Sunday, September 2, 2012

Building an Energy Strategy, Ideas 1 & 2


1) Build A National Smart Energy Grid – 

 Our energy grid is the equivalent of a combination of dirt roads and canals when what we need is a super-highway system. We need to get energy where it needs to be, when it needs to be there. At the moment, whatever energy is produced is pushed through the pipes whether it is needed or not. This worked brilliantly well in the 1920s until today, but it is hard to believe that we can not find a way to do it better. We can save up to 20 percent on the cost of electricity by doing so and prevent blackouts.

Make no mistake. This is not going to be easy. Or cheap. But it will pay for itself in the long run as the amount we spend on energy will be a fraction of what we do today. There is a giant problem though. The technology is not quite there yet. The big piece of this puzzle is how do we store energy when it is not being used. In other words, how do we build enough batteries that are big enough and cheap enough that can power whole cities without bankrupting us in the process? In 5 years, they will be.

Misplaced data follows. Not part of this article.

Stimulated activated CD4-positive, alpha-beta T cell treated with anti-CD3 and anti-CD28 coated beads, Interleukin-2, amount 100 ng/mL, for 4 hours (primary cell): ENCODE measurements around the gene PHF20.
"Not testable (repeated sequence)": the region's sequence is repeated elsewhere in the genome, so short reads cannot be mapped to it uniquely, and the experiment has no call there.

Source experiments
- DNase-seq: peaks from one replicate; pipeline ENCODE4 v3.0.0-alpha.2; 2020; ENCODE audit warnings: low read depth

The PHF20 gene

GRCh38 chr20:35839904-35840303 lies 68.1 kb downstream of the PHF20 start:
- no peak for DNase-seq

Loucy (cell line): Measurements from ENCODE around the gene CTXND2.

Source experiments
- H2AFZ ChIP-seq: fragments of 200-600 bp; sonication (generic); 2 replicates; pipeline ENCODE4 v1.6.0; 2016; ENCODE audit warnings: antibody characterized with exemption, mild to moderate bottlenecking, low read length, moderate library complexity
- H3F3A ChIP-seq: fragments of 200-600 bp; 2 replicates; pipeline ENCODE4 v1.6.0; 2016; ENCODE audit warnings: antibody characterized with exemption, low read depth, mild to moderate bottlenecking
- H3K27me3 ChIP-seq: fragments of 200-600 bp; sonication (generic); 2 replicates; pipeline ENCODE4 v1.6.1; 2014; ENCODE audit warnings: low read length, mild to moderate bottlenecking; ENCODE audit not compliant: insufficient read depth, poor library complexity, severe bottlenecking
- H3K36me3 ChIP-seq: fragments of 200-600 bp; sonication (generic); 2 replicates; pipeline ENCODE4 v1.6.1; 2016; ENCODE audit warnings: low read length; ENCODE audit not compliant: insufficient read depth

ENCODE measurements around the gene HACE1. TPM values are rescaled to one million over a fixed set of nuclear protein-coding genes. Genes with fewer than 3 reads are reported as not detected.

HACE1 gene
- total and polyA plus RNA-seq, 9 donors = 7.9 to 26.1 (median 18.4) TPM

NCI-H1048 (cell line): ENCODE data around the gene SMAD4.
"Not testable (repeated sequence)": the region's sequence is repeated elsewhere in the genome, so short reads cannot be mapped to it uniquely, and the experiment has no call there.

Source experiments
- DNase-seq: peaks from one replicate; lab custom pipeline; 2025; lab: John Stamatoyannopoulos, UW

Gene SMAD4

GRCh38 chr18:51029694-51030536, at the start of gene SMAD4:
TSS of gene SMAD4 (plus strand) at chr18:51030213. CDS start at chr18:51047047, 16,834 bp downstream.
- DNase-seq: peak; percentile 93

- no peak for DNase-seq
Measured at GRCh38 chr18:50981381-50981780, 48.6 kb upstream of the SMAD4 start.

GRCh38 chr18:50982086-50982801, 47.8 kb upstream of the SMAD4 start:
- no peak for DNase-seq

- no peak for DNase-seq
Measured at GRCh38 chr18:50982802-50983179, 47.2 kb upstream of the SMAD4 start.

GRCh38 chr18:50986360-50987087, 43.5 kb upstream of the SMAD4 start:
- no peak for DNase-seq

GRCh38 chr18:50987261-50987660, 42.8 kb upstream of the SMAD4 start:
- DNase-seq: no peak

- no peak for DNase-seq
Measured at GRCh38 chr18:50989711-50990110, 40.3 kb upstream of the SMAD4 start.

Five years in the industry standard for futuristic technologies. It's short enough away that you will stay interested, but far enough away that you do not expect it on your doorstep anytime soon.  

There is also a problem that electricity is becoming so cheap that the projected benefits may not accrue. Wasting energy may be economically inefficient in 5 years even if it is not environmentally so.

2) Promote train and bus usage by increasing reliability- 

It comes down to reliability. If I don't know when the next bus or train is coming, then I am not going to take it. If service is not reliable - even at strange hours - then I am not going to rely on it for my transit. I will (like others) drive instead. To resolve these problems: the smartphone apps go a long way in this regard to inform riders of when the next vehicle is coming, but that in itself is not enough.

I have friends in the Dallas area who talk about using the new Denton-Dallas train line. Yes, Texas just discovered public transit. Their hesitancy comes from the fact that they are unsure when they are going to make the return trip. If the train stops running at 10pm, then it does not do them any good if they want to come back at 11 or 12. See the problem? 

I could not be happier with public transit at the moment. I know that if I walk 5 minutes out the door, a streetcar or bus will be there shortly. I don't have to carefully check an app or schedule to know when the next one is coming. I have confidence that one will be there in less than 10 minutes. Usually if I have to wait anywhere near that long, then I start to get antsy. Though no matter how antsy I might get, it is significantly less than the stress I feel sitting in traffic. That can take years off of your life.

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